Ilam is just about as perfect a Staffordshire Peak District village as you could hope to get. With a collection of pretty cottages set in the most idyllic location, it’s a wonderful place to spend a day.
Ilam is situated in the Manifold Valley in Staffordshire,
where the River Manifold meets the River Dove.
It is the closest village to the deservedly popular beauty spot of Dovedale,
where the crystal-clear River Dove runs through a stunning ravine formed of high
There are records of a settlement at Ilam since Saxon times,
although the majority of the buildings in the village today date from the 19th
Century. Many are built in a distinctive
‘Swiss chalet’ style, very different from the classic stone cottages that are
usual for this area. In 1820 the estate
was bought by a wealthy industrialist, Jesse Watts-Russell, who felt that the
region reminded him of the Alps. He had
many of the new cottages built in the Swiss style, and also built and founded
the village school in 1857, at a time when schooling was not compulsory.
The beautiful Ilam Hall, in the heart of the village, was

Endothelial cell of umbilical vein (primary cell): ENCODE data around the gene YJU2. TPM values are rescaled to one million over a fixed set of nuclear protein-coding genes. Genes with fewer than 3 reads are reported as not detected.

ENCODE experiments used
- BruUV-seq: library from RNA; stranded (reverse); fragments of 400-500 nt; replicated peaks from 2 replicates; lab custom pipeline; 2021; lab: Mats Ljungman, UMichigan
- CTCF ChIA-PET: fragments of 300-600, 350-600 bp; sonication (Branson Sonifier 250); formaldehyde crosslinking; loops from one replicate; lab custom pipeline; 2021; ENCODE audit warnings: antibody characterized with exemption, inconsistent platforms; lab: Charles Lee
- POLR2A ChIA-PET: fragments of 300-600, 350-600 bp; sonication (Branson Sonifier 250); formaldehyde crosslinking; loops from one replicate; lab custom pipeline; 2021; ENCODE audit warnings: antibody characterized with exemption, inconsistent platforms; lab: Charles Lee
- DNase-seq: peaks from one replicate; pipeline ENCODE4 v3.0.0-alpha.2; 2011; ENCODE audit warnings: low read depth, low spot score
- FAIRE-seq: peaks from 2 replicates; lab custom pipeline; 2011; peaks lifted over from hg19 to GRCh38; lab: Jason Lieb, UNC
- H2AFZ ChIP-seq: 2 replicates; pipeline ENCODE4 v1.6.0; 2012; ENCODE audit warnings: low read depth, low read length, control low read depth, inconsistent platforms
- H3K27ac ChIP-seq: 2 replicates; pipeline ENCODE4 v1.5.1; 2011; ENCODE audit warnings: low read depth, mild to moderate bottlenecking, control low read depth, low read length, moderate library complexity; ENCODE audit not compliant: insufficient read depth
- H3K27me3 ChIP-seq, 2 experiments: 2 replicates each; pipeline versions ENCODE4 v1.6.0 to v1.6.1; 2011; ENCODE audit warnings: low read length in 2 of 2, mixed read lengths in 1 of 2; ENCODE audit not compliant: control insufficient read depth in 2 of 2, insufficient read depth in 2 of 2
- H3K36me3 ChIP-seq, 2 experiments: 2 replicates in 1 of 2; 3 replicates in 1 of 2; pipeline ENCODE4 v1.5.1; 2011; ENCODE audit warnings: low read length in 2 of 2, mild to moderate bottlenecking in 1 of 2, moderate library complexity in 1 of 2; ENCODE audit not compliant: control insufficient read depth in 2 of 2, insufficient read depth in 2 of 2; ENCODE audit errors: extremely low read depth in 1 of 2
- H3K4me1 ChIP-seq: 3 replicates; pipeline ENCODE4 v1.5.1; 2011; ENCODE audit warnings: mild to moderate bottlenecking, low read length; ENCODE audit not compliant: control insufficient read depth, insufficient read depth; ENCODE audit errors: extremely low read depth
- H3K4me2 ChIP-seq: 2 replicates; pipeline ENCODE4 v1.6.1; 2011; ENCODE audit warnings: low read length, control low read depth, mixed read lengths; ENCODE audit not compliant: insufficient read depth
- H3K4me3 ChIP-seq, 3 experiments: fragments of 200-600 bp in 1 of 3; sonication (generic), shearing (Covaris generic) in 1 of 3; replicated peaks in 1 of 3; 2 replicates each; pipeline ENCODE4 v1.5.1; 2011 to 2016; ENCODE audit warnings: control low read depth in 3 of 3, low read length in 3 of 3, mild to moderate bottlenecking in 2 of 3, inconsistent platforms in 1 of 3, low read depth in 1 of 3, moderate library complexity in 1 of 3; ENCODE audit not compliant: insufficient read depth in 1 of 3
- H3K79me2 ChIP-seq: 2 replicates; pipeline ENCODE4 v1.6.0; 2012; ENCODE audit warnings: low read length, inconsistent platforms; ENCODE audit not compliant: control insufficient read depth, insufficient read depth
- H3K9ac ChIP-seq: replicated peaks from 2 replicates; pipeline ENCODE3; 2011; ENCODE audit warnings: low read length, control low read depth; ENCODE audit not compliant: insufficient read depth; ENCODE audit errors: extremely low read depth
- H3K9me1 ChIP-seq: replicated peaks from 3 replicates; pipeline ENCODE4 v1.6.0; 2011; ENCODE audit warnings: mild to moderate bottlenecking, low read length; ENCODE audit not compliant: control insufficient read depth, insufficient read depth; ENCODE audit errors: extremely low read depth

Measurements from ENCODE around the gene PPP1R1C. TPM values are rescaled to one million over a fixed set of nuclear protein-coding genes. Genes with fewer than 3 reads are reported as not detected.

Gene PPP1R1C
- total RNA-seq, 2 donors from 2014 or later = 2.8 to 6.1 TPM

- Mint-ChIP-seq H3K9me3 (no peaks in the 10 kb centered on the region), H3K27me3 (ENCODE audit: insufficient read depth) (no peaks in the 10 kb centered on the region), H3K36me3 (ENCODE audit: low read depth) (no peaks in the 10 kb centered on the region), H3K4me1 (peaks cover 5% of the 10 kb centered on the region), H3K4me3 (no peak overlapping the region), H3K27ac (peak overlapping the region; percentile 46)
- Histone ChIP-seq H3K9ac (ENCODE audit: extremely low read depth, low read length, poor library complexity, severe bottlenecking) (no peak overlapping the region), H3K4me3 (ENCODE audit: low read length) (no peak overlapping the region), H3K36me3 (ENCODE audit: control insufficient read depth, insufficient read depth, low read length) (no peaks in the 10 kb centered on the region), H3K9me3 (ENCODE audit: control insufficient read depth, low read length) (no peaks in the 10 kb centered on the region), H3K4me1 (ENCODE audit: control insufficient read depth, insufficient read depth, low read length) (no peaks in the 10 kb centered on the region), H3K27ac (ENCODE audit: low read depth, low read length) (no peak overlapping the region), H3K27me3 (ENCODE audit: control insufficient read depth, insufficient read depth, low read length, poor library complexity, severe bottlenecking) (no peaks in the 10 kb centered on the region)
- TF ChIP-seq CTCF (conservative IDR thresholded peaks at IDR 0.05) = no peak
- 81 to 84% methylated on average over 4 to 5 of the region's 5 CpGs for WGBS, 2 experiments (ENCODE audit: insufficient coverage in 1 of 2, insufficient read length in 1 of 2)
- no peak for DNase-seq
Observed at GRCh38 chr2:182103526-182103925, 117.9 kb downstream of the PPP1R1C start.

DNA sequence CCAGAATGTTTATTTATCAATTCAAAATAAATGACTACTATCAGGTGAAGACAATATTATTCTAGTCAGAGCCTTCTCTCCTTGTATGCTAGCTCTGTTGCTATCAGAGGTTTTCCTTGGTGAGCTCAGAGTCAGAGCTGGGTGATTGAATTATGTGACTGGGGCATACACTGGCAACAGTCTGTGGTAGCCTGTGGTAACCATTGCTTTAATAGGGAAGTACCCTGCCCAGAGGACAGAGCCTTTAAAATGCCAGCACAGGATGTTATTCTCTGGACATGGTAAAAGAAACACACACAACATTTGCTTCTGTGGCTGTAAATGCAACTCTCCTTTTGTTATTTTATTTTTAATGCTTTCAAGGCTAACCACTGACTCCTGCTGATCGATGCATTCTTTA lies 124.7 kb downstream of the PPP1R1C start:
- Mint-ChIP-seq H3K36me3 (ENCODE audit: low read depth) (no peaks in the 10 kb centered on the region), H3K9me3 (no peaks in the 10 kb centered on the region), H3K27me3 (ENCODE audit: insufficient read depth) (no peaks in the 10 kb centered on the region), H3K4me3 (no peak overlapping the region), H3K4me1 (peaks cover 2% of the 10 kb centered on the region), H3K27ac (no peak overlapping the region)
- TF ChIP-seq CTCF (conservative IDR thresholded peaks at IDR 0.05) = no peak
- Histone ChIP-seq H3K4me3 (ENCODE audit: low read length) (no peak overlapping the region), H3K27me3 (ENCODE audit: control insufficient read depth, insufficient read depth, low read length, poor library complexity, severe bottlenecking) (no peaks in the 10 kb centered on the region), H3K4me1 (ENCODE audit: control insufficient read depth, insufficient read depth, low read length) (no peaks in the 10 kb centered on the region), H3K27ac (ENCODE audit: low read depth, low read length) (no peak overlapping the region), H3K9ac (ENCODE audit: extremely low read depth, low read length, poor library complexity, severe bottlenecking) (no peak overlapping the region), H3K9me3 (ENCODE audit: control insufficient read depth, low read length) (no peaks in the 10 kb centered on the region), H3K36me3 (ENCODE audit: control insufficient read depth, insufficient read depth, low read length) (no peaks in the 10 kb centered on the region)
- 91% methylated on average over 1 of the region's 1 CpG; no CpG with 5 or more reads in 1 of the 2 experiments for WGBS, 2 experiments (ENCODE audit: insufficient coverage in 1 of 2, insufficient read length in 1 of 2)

given to the National Trust in 1934 for use as a youth hostel, and it is still
run as such today, offering accommodation all year round. There has been a hall here since 1546. Dr Samuel Johnson, the writer of the first
English dictionary, stayed here when it was owned by the Port family, for whom
it was originally built.
The stunning Italianate gardens and parkland surrounding
Ilam Hall are a wonderful place for walkers and families to explore, with the
Manifold Tea Room, managed by the National Trust, providing lovely
refreshments. There is also a National
Trust Visitor Centre and shop nearby.
Parts of the beautiful church of the Holy Cross in Ilam date
back to Saxon times, although major restoration work in the 17th and 19th
Century has led to much of what can be seen of the building today. Its carved Saxon font, depicting dragons, is
proof of its ancient origins, as are two stone cross shafts in the church
yard. Ilam church must be situated in
one of the most beautiful spots for any church in the Peak District, framed by
the trees in Ilam Park, with the slopes of Thorpe Hill and Bunster beyond.